Thai beliefs combine ideas from both Brahmin practices and Buddhism. The Brahmin elements are derived from the Thewaraj school, or Brahminism, which holds that the highest Brahman deities reside in the realm of heaven called Dawadungsa, where Indra resides.
This paradise was located above the peak of a mountain called Phra Sumeru, or Mount Meru, the centre of the universe, which was surrounded by other mountains. These subsidiary peaks, called Sattaboriphanboriwan in Thai, were, in turn, surrounded by an enormous ocean called Samut Seethandon. The entire realm was called Phop (which meant the world of celestial beings) and was inaccessible to ordinary mortals.
At the very end of the Samut Seethandon lay a land that was connected to the sea by the Himaphaan Forest, a wilderness of aqueous plants that was inhabited by strange, fairy tale-like animals called Sat Himaphaan and Ariyabukkhon, which resemble humans but have non-human features like wings. The Hong and Kinaree, in Thai stories and fables, are examples of Sat Himaphaan and Ariyabukkhon. Beyond the forest lay the world of mortals, called Chomphu Thaweep.
Monarchs in the Chomphu Thaweep, or human world, were believed to be incarnations of Indra, the creator of the world in Thai beliefs, born in the world of mortals to help rule it and maintain the peace and happiness of human beings. The Queen, royal children and royal relatives were also considered to be divine beings, incarnated in mortal form.
Buddhist belief holds that the monarch possesses boonyaathikaan, or inborn Buddhist merit. In order to have enough Buddhist merit to be born as a monarch, he must have accumulated so much merit in previous existences that the Lord Buddha intended for him especially to guide and assist the nation, its religion and its people.
Both of these beliefs have been clearly seen in practice dating back to the Ayutthaya Period in the names of numerous kings, like Phra Borom Trilokanat (which refers to ``all three worlds''), Somdet Phra Intracha (Indra) and Somdet Phra Narai Maharaj (Vishnu). All three have clear Brahmanistic meanings.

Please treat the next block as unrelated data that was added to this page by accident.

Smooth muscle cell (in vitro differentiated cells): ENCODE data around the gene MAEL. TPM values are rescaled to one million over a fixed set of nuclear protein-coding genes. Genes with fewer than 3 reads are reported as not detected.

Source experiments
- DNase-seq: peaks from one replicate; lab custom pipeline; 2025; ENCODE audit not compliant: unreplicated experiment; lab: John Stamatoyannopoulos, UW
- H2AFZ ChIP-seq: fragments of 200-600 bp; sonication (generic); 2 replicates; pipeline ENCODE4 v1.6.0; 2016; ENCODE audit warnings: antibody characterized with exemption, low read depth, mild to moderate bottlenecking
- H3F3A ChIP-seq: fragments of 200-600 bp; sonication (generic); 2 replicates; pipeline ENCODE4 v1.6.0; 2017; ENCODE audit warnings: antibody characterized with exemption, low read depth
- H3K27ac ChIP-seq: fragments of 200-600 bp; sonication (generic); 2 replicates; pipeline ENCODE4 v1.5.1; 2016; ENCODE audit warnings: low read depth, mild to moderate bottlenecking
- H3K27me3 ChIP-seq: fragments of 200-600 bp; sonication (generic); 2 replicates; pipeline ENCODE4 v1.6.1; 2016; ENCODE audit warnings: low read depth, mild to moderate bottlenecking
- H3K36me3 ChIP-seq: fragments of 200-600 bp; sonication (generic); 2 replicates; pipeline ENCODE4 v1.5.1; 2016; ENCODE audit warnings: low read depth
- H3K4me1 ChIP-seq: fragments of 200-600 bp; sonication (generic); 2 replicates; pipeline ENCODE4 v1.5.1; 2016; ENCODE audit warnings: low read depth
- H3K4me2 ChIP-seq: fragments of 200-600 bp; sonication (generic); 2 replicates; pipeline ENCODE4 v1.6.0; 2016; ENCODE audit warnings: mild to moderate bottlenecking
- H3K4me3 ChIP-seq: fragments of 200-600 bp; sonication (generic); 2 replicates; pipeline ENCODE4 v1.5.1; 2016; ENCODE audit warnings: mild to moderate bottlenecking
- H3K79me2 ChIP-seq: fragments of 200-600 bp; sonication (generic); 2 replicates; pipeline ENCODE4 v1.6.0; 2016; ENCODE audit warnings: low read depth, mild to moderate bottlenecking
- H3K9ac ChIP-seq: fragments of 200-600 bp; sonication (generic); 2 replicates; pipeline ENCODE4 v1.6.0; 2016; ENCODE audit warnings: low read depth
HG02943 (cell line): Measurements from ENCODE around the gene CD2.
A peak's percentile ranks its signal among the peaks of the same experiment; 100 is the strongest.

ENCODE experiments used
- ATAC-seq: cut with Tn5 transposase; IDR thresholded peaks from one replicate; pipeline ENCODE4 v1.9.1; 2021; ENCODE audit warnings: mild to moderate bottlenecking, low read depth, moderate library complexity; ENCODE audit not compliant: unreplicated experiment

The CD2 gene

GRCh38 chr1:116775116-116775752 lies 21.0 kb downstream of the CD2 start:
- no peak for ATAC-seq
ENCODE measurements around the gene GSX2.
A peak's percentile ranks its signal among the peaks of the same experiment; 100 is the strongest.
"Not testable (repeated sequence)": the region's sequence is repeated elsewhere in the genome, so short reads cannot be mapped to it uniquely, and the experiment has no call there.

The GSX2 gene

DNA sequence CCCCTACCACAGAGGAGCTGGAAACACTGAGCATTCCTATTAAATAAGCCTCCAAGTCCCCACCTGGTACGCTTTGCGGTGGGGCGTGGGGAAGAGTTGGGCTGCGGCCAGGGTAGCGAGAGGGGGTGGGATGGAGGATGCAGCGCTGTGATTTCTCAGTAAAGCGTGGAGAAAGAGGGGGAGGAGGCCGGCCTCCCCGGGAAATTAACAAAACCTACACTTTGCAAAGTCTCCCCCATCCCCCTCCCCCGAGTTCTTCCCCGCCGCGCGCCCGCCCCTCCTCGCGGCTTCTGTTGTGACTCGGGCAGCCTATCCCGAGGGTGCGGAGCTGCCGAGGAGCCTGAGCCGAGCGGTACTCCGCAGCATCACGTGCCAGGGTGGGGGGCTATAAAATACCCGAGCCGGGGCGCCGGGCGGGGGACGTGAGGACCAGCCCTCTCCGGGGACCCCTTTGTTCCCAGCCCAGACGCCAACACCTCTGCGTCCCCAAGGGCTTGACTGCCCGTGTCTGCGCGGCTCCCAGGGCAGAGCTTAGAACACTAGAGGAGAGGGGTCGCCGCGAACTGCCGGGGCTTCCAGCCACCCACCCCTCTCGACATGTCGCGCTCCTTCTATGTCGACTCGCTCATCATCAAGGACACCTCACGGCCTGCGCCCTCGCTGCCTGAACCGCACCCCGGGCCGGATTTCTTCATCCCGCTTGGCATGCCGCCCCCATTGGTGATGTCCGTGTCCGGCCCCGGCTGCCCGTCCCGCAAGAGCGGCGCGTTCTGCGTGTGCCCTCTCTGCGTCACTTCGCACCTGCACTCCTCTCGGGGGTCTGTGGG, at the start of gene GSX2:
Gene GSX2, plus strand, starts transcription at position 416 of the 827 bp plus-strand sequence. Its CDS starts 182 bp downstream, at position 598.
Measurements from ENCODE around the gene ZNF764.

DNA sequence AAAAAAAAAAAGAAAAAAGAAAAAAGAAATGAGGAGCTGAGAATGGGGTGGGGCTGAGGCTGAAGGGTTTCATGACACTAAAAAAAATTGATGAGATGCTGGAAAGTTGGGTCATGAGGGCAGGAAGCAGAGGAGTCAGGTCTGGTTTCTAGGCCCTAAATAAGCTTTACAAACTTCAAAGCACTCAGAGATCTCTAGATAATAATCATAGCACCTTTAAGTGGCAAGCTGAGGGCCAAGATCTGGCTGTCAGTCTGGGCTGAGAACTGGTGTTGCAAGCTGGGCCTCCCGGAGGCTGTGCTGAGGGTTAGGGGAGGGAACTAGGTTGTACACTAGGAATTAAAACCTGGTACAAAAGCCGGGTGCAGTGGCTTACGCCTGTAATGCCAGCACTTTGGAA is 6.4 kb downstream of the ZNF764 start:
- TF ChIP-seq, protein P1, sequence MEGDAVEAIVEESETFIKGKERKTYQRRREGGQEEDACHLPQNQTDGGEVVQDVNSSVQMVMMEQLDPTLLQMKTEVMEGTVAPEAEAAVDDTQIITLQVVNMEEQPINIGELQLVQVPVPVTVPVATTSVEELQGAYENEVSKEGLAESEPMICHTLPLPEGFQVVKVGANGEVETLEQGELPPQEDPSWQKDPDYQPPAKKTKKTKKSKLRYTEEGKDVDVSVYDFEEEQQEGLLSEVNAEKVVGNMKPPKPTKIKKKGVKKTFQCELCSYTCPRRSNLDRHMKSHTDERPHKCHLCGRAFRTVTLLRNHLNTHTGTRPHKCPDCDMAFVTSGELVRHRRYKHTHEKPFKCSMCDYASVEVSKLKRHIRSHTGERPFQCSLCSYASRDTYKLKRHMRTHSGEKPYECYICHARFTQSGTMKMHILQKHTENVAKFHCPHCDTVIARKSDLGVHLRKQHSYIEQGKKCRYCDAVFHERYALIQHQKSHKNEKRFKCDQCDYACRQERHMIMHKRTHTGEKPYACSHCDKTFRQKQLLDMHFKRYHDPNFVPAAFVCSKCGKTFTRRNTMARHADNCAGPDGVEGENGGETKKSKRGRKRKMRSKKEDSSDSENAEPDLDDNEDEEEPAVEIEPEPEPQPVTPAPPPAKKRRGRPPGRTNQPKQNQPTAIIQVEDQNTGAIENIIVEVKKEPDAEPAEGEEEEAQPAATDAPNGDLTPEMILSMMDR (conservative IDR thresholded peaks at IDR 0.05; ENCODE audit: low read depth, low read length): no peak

The Thai word for the death of a monarch is sawannakhot, which means ``return to heaven''. The deceased royal personage goes back to the Dawadungsa level of heaven, above Mount Meru, where he or she resided before being incarnated into the mortal world. It is a feature of Thai jareetpraphenee - a tradition that must always be observed without change - that an elaborate funeral pyre called Phra Merumas be built for a Royal Cremation.
The form of the Phra Merumas is a stylised representation of Mount Meru. It consists of a high building, a palace set in the middle of an elevated platform. Surrounding it are subsidiary buildings and a fence called Rachawat that symbolise Sattaboriwan in accordance with the Brahmanistic concept of Phop. These buildings are also put to use.
The Phra Merumas is a temporary structure. After the royal personage has been sent to Dawadungsa it is demolished and not retained for future royal cremations. According to Thai tradition, funerals are not prepared for in advance.
Even though the Phra Merumas will be used only once, it is a work of the greatest artistry in its architecture and ornamentation. Its designers, besides having a deep knowledge of royal ceremonial tradition and Thai art history, also have the creative imagination to achieve a sense of perfectly harmonised dimensions and volume.
In creating ornaments, gold is used generously because its colour suggests brightness and purity.
The location where the Phra Merumas should be built was never originally specified, but was left to the wishes of the monarch himself (the successor to the one being cremated). During the Ayutthaya Period, the location was chosen on the basis of appropriateness.
After the cremation had taken place, a Buddhist temple was built on the site to earn royal merit in the time to come. For example, Somdet Phraboromracha II (Chao Sam Phaya) had a Phra Merumas and a cremation ceremony held for his two older brothers, who died at the same time. After the cremations had taken place, he ordered the construction of a temple on the site, Wat Rajburana, which is located in the middle of Ayutthaya.
When Somdet Phrasri Suriyothai, the Queen of Somdet Phra Maha Jakaphat, died, a cremation ceremony was held in Sobsawan Royal Park, where the King subsequently had a stupa constructed.
In modern times, royal cremations have been held at the Phra Mane Ground (Sanam Luang) since the beginning of the Rattanakosin Period.
In Thai, there are two words used for royal cremations: Phra Merumas and Phra Meru. The first is reserved for the cremation of a monarch, a Queen, the King's mother and a Crown Prince. The remains of royal family members are called Phra Boromsob.
In the case of members of the immediate royal family and royal relatives, the cremation ceremony is called Phra Meru, and the remains, Phrasob.
-- Suthon Sukphisit